DDNet Game of the Year Awards 2021! Blockbuster of the Year

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It’s that time of year again, everyone, where we celebrate the best games of the year. Despite being a heavily disrupted year thanks to the ongoing impact of COVID-19, 2021 produced some incredible games, almost from day one, and as a result, our awards this year has the most variety of games ever – almost 50 different titles got at least one award, and as you’ll see as we announce each category, it really is an endless stream of incredible experiences.

This year we had a special, expanded judging panel, with the entire DDNet team participating, but we also invited some prominent people from independent game publications outside the Website to participate, so we could get a broader range of insights and thoughts into the winners from each category. Our additional judges this year included Pete Davison from Rice Digital, Thomas Knight of Nook Gaming, Robert Allen of Tech-Gaming, Matt Ryan from Shindig, and academic and freelancer, @TsuChanJohnson on Twitter. The total judging pool for the awards was ten people this year around, and there was some heated discussion about the worthiest titles in each category indeed!

As much as we love our indie, arthouse, niche and different games, we also very much enjoy a good blockbuster. The scale and intensity of these games, combined with their high levels of refinement make a blockbuster a good, reliable way to spend a few hours of time. The very best blockbusters will also make us think on some level… or will at least have us thinking about them when we’re not actually able to play them. This year we get to celebrate a staggering range of different blockbuster experiences.


Forza Horizon 5
Forza has always been a heavily marketed franchise from Microsoft, it is one of the main pillars of the Xbox ecosystem. The series also famously produced spin such as “turning gamers into car fans and car fans into gamers”. Forza Horizon 5 certainly lived up to that this year. Horizon as a franchise is one that throws out traditional tracks to place gamers into a semi-realistic replication of a real-world location… and then allow them to drive like maniacs around it. It mashes together key locations to create a map that highlights some of the most interesting parts of the world to visit. It’s digital tourism, and Horizon 5 does it better than most.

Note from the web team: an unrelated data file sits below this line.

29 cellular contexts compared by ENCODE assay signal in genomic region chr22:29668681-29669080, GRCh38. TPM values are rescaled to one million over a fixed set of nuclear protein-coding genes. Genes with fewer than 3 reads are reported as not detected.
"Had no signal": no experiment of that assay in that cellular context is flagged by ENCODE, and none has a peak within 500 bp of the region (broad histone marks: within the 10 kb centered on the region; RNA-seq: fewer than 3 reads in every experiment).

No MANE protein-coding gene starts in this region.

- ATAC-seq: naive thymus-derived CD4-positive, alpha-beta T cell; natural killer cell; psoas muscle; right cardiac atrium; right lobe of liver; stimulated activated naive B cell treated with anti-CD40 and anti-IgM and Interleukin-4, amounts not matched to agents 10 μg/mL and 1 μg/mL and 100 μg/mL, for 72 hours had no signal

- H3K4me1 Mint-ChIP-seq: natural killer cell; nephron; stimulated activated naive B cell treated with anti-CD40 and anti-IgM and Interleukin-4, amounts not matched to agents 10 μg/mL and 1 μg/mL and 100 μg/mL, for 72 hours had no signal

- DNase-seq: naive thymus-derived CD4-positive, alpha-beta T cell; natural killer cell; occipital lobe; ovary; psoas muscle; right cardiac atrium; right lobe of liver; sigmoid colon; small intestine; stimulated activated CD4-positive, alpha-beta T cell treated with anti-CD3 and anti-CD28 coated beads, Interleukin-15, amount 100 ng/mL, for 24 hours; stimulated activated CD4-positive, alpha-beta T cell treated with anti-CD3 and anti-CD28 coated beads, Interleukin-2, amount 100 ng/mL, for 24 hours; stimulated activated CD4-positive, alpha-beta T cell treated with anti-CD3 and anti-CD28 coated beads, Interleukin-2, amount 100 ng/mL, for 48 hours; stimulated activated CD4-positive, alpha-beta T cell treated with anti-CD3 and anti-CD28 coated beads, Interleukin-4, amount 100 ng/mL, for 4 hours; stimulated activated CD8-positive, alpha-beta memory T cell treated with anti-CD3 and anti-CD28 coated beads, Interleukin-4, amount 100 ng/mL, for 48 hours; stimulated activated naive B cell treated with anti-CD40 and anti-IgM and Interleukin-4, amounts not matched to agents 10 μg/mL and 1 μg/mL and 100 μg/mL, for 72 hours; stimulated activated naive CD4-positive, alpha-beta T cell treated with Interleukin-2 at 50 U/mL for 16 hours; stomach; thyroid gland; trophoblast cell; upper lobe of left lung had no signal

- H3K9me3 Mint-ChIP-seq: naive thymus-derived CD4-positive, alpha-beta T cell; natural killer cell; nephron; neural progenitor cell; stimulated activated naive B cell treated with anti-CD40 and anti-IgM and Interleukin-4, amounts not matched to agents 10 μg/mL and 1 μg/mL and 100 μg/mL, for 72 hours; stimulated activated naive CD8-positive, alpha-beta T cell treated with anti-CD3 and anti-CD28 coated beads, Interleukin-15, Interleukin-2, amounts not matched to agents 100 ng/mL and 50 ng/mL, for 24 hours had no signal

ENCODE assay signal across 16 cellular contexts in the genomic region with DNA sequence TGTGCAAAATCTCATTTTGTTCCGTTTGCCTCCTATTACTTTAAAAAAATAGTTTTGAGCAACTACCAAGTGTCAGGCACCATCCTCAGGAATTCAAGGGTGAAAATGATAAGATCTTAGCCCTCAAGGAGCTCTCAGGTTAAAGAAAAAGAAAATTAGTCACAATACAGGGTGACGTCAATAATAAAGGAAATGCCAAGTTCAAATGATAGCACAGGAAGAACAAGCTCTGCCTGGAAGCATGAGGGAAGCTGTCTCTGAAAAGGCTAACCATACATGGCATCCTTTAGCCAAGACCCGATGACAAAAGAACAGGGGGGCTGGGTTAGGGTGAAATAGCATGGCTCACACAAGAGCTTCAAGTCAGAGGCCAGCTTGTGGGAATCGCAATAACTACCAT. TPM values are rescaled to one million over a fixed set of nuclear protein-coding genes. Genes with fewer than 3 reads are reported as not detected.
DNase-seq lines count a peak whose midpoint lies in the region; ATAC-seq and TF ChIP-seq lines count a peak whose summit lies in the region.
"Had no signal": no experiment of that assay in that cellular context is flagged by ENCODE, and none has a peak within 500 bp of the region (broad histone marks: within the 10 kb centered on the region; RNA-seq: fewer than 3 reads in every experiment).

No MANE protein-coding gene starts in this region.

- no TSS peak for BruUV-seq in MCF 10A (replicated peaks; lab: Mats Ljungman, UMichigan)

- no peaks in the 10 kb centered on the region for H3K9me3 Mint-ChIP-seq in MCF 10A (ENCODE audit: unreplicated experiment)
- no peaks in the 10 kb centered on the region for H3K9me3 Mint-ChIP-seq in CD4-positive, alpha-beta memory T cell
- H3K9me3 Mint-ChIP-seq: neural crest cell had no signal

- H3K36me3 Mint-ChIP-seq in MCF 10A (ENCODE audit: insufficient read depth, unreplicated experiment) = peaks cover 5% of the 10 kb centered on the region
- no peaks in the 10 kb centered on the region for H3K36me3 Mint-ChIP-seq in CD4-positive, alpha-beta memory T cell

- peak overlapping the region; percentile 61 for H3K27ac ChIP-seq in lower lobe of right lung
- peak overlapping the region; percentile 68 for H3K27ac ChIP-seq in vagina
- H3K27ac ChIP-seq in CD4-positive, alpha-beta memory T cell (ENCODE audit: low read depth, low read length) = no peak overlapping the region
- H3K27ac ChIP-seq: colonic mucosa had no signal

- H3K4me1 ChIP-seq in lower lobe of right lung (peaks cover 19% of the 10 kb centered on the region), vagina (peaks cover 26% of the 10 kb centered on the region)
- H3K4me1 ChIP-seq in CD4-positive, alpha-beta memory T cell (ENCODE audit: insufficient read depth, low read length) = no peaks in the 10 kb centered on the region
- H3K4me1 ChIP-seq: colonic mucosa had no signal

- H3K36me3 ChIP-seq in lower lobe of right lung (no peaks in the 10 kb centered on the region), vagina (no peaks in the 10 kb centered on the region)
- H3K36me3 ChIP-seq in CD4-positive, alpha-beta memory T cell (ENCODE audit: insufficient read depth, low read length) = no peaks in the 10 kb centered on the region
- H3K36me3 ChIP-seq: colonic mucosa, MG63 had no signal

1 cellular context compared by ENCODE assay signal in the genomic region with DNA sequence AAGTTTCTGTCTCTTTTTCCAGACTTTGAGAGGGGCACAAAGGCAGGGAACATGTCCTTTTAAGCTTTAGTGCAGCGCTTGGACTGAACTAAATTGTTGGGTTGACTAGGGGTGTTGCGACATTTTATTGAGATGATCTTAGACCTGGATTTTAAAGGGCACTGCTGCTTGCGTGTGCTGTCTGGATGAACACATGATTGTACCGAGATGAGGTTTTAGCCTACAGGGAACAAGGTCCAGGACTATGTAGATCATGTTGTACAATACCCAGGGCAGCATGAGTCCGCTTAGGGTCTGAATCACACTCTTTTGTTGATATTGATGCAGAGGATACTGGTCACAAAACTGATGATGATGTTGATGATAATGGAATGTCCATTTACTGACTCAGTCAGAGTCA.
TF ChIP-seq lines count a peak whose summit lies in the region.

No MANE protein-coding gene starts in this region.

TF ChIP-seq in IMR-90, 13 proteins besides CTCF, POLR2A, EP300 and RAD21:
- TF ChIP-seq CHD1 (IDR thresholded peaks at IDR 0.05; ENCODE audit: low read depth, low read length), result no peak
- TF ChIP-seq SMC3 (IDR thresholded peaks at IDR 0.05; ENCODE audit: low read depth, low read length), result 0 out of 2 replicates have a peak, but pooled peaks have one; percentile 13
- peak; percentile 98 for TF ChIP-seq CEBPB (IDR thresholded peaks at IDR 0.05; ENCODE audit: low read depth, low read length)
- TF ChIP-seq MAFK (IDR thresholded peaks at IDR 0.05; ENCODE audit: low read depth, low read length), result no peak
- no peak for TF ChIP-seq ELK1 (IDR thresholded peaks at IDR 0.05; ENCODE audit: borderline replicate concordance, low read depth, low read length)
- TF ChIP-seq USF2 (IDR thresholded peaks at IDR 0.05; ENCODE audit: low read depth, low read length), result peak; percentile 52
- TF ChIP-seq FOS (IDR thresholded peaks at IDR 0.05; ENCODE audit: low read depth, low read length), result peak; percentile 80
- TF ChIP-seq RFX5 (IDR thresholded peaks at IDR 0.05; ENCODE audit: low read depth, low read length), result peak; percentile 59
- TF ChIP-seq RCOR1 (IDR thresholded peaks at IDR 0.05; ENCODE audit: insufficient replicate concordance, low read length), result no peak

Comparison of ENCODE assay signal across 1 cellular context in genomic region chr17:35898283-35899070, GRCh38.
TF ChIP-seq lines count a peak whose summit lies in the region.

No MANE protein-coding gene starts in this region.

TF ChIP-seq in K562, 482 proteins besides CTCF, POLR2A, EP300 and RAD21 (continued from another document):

As the fifth iteration of the series, Forza Horizon 5 takes players away from the western countries of previous entries such as the United Kingdom, and Australia to give players a way to experience Mexico. There is no yellow filter here, but instead the beating heart of the many biomes the country has to offer. The series continues to expand upon how it presents the festival as a living breathing character, by incorporating more activities for the players to do and increasing the wildness of the Horizon events. These games are always good, but here again, Playground Games has crafted a world worthy of exploring.
Monster Hunter Rise

A new Monster Hunter is always an event, and this year’s Monster Hunter Rise is no different. Perhaps the most fascinating thing about the game is the way that it explicitly taps into Japanese folklore for the first time. Though Monster Hunter has always been a series that has been explicitly Japanese, Capcom has resisted the temptation to locate it in a Japanese setting, but with the yokai night parade theme, Rise embraces that in all its majesty to give the aesthetics, setting and design of the game a refreshing facelift.